Book Review: "The Fry Chronicles"
Fry, a notorious wordsmith (in addition to being better-known as a comedic actor and writer), welcomes the reader into his life as an old friend. Reading the book is akin to sitting down in a cozy chair and asking a stranger to tell you all about their life. And what a life! Fry, who is perpetually honest and apologetic, spends most of the tome describing his time at Cambridge and the years following, when he and his friends started to makes names for themselves in the English performing arts world.
The book seems to have been written as much for Fry's sake as for the reader's, but that does not negate its enjoyability. As is expected from an autobiography, there is a sense of "telling all," and few, if any, details, seem to have been left by the wayside. This may be to a fault, as Fry mentions so many names that it seems only the most prolific expert on British culture (or Fry himself, though they may well be the same person) would catch all the references in the book. Fry also has a tendency to find himself diverted from what he had been saying, and often jumps from topic to topic with little warning and only the briefest of segues.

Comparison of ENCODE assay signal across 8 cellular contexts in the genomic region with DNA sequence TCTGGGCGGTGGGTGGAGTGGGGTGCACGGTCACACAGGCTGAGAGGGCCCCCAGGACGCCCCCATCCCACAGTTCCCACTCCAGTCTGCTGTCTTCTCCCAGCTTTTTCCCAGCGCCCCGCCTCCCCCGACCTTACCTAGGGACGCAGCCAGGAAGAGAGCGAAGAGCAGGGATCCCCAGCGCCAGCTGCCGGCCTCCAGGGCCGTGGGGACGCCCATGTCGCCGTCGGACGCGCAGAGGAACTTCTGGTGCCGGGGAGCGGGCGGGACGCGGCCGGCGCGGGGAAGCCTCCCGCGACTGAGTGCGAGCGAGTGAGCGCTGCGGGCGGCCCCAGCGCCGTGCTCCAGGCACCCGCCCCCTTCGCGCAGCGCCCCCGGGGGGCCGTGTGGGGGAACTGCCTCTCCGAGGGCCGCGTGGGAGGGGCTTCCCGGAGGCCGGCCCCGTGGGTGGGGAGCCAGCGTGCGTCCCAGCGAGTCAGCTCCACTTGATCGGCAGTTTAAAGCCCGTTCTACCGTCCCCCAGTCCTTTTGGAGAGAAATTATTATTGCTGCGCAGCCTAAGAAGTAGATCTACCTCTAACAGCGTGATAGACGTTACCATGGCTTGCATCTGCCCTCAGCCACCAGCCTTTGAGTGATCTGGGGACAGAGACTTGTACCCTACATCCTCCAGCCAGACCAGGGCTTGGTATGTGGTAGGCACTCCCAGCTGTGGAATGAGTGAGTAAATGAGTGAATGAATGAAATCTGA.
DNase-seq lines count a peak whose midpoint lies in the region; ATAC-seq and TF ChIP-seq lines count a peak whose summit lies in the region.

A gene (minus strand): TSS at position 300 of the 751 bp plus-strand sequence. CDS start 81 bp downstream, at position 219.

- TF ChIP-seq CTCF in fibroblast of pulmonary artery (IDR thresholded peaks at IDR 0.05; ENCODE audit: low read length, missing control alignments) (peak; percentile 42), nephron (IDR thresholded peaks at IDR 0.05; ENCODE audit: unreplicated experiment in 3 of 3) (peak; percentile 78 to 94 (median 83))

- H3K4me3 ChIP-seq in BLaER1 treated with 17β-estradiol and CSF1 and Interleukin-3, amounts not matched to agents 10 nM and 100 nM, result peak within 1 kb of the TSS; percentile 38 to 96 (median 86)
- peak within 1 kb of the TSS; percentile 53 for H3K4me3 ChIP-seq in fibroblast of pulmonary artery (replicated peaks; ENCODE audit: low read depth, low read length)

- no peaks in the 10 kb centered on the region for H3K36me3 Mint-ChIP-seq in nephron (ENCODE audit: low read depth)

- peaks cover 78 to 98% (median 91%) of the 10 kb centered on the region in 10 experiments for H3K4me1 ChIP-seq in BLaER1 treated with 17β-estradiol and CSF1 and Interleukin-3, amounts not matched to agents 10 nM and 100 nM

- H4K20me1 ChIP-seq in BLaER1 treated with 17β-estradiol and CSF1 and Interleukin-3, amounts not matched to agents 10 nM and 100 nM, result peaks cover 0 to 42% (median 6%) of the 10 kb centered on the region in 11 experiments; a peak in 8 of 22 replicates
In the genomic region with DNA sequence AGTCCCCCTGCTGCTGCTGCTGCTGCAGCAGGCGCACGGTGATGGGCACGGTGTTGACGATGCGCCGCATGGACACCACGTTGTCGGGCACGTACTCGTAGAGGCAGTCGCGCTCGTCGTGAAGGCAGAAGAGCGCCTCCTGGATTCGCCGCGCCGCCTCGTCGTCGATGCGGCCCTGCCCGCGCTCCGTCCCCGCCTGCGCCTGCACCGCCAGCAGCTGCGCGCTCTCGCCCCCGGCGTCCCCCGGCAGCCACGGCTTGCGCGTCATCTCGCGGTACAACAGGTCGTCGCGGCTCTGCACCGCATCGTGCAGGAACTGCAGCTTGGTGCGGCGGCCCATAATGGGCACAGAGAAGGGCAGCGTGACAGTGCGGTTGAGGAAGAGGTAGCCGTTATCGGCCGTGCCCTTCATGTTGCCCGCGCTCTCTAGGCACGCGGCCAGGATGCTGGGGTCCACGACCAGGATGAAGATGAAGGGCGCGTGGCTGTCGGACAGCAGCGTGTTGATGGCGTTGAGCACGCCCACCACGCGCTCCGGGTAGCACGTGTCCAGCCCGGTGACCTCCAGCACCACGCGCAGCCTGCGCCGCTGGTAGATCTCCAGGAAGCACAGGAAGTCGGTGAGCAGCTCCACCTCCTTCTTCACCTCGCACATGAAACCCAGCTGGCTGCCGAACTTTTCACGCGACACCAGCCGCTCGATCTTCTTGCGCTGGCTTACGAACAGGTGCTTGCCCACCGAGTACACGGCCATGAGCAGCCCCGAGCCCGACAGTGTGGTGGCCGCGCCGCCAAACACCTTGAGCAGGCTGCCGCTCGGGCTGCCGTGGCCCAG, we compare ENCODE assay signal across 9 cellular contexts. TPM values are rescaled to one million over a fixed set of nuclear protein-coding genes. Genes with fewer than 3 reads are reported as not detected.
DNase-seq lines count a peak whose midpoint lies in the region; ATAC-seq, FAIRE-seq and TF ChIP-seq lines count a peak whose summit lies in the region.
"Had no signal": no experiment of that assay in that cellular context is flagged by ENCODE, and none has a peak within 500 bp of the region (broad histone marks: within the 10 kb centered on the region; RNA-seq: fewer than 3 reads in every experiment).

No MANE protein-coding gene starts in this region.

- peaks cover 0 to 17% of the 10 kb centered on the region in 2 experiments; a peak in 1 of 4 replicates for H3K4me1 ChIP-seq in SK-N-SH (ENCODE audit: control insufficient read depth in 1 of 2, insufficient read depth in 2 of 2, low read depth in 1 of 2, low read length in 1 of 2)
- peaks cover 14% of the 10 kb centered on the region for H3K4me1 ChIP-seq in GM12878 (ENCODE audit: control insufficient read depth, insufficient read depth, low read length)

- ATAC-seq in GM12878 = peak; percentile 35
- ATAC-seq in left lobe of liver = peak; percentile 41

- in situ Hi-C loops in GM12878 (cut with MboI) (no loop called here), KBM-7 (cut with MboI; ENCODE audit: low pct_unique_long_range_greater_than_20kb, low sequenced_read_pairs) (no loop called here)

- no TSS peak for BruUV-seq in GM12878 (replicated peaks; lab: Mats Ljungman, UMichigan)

All of this could easily make the book an incredible bore, but there is something special about Fry's way with language. Somehow, he is able to convey a considerable amount of affability through his writing. He talks about his self-loathing, and it seems he expects the reader to dislike him as much as he does himself, but his passion and warm spirit shine through.
To reference another work of British literature, Fry's autobiography is like a friendlier version of Tom Riddle's journal (minus the piece of Voldemort's soul, of course). It transports the reader into Fry's life, and creates a sense of intimate friendship between the writer and reader.
If the purpose of books is to bring readers into another world with another set of people, then Stephen Fry's autobiography is a fantastic portkey, to borrow another "Harry Potter" reference (and indeed, is there a better reference to borrow, as Fry is perhaps best known in America for narrating the books on tape of Rowling's series?).
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